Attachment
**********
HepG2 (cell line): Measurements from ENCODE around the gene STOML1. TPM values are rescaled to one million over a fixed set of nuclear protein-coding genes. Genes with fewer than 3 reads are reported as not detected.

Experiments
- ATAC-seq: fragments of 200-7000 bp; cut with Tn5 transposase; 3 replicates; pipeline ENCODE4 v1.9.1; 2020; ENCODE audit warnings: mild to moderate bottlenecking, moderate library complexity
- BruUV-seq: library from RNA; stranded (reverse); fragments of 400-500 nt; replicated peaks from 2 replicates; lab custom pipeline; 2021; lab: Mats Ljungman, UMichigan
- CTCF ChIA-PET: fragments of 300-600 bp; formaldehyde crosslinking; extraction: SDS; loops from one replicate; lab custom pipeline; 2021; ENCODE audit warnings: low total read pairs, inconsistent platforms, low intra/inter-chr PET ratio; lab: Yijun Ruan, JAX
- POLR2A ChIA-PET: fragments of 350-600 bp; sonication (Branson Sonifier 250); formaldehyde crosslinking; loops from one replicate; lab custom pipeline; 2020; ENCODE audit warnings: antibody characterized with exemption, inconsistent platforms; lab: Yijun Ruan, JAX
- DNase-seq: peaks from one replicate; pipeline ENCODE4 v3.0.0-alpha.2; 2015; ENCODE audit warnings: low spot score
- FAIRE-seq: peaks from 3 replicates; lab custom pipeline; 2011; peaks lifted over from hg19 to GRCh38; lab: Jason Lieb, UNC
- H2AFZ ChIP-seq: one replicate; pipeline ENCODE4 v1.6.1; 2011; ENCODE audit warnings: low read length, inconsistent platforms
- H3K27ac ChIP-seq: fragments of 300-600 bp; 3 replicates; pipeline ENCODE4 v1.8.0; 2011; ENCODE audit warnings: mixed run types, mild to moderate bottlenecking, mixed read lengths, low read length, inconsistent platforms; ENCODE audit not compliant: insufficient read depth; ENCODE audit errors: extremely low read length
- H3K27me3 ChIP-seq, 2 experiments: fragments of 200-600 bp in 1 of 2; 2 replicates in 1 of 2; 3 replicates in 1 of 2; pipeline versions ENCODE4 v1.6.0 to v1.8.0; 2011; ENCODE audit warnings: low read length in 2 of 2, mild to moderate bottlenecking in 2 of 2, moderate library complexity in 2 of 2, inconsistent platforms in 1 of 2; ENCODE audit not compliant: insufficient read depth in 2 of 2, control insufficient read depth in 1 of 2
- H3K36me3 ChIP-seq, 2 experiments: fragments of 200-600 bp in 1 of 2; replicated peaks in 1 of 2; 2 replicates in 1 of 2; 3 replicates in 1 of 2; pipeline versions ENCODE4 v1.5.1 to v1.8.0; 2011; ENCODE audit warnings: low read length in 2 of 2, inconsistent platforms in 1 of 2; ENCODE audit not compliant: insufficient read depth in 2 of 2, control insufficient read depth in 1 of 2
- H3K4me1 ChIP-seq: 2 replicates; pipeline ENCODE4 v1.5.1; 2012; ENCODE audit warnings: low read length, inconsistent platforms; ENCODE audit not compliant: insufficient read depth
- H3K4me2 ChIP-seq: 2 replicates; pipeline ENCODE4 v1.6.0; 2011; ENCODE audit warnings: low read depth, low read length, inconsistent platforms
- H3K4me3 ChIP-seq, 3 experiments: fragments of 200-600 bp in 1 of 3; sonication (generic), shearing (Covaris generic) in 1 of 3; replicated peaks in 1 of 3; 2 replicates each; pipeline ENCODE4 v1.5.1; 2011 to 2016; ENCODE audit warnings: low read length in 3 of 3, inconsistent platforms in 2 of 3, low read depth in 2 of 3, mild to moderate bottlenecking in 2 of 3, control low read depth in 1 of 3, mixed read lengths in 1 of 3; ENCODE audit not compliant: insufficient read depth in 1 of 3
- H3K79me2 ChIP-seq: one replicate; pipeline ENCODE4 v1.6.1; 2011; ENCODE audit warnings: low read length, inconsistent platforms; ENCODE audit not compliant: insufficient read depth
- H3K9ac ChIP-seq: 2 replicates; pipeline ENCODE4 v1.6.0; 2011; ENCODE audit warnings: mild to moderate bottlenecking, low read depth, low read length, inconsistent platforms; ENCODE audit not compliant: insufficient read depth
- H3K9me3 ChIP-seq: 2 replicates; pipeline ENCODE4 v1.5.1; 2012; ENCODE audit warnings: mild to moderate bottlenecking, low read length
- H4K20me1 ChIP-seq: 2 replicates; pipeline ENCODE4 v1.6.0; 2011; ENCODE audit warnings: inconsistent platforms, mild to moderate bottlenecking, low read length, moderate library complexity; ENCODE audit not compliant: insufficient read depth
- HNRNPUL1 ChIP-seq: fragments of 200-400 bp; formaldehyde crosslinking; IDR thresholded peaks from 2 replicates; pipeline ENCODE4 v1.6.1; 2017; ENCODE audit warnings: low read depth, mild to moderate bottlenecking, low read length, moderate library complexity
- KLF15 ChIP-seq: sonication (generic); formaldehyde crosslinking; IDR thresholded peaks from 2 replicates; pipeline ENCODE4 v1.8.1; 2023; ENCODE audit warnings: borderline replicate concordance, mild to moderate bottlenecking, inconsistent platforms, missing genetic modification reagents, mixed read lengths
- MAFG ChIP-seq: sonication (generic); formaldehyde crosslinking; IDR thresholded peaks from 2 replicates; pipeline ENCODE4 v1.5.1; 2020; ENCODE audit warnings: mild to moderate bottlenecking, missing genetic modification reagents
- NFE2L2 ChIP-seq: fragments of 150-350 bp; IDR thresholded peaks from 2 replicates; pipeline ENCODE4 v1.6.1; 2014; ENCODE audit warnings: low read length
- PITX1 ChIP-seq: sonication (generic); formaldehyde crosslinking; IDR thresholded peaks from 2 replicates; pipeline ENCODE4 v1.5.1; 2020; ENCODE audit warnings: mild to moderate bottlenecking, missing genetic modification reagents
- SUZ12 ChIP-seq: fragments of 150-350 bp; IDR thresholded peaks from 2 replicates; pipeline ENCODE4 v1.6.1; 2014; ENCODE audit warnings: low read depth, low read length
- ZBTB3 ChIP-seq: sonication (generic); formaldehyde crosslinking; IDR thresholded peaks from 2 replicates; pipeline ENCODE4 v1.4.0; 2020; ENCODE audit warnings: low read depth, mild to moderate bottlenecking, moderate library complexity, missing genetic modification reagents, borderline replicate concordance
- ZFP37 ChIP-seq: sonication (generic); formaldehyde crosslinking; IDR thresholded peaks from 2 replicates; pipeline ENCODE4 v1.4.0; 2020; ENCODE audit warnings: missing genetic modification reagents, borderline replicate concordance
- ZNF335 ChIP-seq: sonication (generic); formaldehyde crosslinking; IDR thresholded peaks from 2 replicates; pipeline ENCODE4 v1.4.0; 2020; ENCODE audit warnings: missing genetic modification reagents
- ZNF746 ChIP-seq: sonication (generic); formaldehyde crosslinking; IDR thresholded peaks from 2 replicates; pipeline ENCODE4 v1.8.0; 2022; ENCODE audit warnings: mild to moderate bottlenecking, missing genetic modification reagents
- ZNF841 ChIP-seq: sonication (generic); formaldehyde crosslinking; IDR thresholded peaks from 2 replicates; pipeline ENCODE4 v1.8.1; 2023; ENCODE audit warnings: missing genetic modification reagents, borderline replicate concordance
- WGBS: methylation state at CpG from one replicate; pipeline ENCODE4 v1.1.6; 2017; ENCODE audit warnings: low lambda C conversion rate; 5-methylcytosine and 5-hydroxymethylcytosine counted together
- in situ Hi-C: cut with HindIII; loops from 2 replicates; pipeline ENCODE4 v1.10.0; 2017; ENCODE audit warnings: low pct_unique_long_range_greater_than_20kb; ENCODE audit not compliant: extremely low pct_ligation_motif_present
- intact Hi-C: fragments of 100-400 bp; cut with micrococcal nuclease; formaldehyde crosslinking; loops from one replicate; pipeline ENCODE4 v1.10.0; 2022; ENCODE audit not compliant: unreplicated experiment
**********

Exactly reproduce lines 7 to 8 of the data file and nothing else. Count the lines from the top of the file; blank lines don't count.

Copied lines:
- DNase-seq: peaks from one replicate; pipeline ENCODE4 v3.0.0-alpha.2; 2015; ENCODE audit warnings: low spot score
- FAIRE-seq: peaks from 3 replicates; lab custom pipeline; 2011; peaks lifted over from hg19 to GRCh38; lab: Jason Lieb, UNC